In one of Joe Morgenstern’s weekly Wall Street Journal columns about movies, he considered the impact of the great film stars in close-up scenes where they said nothing at all. “Movie stars,” he wrote, “can do as little as they do at crucial moments because, having already earned our respect, they can assume that we’re paying attention.” This quality of powerful silence that we admire in actors and actresses, however, can be frustrating or disappointing in our relationship with God when He is silent.

When Lazarus, a close friend of Jesus, became seriously ill, his sisters Mary and Martha sent word to Jesus. But “when [Jesus] heard that [Lazarus] was sick, He stayed two more days in the place where He was” (John 11:6).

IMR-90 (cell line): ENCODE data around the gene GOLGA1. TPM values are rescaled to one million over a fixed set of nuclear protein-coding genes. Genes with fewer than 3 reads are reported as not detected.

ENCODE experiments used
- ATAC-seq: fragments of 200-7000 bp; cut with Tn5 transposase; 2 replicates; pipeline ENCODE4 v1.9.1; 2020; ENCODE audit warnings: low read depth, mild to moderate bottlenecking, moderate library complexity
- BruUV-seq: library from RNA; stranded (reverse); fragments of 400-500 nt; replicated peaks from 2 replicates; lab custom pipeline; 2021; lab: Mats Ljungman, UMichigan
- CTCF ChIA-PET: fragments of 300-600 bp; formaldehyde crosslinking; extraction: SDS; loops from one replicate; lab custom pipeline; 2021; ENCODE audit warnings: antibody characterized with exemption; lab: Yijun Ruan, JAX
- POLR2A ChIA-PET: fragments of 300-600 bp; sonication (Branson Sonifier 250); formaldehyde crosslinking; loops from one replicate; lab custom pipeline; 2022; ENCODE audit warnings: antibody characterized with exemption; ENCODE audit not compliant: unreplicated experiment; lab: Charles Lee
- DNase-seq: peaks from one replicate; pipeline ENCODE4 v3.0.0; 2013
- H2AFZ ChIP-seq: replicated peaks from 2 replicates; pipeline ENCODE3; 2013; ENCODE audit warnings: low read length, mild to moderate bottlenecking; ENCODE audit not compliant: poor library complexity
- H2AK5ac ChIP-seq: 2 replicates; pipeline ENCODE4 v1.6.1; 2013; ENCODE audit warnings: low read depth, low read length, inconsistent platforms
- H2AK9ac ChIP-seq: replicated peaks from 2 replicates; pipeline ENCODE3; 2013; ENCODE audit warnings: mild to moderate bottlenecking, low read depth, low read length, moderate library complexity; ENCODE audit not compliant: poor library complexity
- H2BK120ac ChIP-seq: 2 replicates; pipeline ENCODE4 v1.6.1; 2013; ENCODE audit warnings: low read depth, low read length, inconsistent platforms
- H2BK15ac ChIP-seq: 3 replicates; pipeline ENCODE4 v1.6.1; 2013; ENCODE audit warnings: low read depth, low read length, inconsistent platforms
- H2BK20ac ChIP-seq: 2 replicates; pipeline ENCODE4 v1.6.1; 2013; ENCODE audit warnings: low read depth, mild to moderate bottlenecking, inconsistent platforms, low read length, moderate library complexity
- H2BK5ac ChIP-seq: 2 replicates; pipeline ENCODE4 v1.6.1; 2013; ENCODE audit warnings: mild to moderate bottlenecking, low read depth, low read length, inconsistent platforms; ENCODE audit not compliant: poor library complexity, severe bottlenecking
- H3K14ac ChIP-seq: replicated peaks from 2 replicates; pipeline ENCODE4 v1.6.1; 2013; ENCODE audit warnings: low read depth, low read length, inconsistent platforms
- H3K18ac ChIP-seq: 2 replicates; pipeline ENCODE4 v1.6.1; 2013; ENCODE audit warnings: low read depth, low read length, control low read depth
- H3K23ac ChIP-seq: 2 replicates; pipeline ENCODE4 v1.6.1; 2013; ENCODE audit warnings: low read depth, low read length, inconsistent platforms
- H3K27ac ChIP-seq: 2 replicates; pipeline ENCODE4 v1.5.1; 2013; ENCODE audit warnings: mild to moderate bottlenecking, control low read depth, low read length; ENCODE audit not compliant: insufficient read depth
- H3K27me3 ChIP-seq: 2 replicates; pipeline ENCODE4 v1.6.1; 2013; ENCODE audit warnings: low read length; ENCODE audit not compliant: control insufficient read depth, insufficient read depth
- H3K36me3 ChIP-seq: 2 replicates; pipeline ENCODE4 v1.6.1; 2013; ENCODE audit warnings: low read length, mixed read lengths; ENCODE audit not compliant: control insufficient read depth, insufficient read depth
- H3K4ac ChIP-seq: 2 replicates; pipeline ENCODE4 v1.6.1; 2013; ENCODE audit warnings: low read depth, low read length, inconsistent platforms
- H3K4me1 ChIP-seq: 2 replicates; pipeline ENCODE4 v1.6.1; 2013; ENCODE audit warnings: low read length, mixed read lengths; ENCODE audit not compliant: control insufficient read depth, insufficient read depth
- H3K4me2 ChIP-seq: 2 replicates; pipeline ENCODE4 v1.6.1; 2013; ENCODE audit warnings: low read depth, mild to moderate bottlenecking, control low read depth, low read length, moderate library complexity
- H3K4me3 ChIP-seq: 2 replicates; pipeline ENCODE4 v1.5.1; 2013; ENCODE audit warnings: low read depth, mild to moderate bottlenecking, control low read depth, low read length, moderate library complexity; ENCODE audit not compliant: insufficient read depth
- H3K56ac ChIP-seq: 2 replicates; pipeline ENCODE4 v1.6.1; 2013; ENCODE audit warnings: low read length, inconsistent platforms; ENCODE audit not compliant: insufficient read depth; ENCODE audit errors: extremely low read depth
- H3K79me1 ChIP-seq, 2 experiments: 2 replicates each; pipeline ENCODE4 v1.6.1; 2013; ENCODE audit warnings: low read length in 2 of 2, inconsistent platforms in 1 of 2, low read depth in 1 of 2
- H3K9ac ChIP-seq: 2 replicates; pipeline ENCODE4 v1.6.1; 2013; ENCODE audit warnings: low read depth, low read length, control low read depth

Commenting on this passage, Oswald Chambers said: “Has God trusted you with a silence—a silence that is big with meaning? . . . Think of those days of absolute silence in the home at Bethany! Is there anything analogous to those days in your life? . . . His silence is the sign that He is bringing you into a marvellous understanding of Himself. . . . If God has given you a silence, praise Him, He is bringing you into the great run of His purposes.” We can trust our loving Lord, even when He is silent.